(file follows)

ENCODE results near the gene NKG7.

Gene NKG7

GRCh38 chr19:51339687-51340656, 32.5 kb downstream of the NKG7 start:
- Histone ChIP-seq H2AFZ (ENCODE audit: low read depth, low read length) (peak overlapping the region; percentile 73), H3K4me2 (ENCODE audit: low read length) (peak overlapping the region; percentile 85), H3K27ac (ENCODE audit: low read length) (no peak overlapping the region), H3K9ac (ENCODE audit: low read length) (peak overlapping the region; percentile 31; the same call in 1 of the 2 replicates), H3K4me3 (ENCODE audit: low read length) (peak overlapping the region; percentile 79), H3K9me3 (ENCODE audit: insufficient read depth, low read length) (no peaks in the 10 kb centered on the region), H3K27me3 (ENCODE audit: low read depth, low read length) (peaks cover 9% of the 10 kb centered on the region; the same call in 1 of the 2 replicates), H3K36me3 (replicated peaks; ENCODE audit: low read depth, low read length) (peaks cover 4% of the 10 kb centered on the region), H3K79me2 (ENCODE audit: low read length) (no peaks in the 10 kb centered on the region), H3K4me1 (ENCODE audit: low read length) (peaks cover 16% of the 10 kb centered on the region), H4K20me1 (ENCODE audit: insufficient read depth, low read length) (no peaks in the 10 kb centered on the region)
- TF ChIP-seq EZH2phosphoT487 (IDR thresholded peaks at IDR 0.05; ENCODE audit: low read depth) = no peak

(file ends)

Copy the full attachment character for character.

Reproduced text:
ENCODE results near the gene NKG7.

Gene NKG7

GRCh38 chr19:51339687-51340656, 32.5 kb downstream of the NKG7 start:
- Histone ChIP-seq H2AFZ (ENCODE audit: low read depth, low read length) (peak overlapping the region; percentile 73), H3K4me2 (ENCODE audit: low read length) (peak overlapping the region; percentile 85), H3K27ac (ENCODE audit: low read length) (no peak overlapping the region), H3K9ac (ENCODE audit: low read length) (peak overlapping the region; percentile 31; the same call in 1 of the 2 replicates), H3K4me3 (ENCODE audit: low read length) (peak overlapping the region; percentile 79), H3K9me3 (ENCODE audit: insufficient read depth, low read length) (no peaks in the 10 kb centered on the region), H3K27me3 (ENCODE audit: low read depth, low read length) (peaks cover 9% of the 10 kb centered on the region; the same call in 1 of the 2 replicates), H3K36me3 (replicated peaks; ENCODE audit: low read depth, low read length) (peaks cover 4% of the 10 kb centered on the region), H3K79me2 (ENCODE audit: low read length) (no peaks in the 10 kb centered on the region), H3K4me1 (ENCODE audit: low read length) (peaks cover 16% of the 10 kb centered on the region), H4K20me1 (ENCODE audit: insufficient read depth, low read length) (no peaks in the 10 kb centered on the region)
- TF ChIP-seq EZH2phosphoT487 (IDR thresholded peaks at IDR 0.05; ENCODE audit: low read depth) = no peak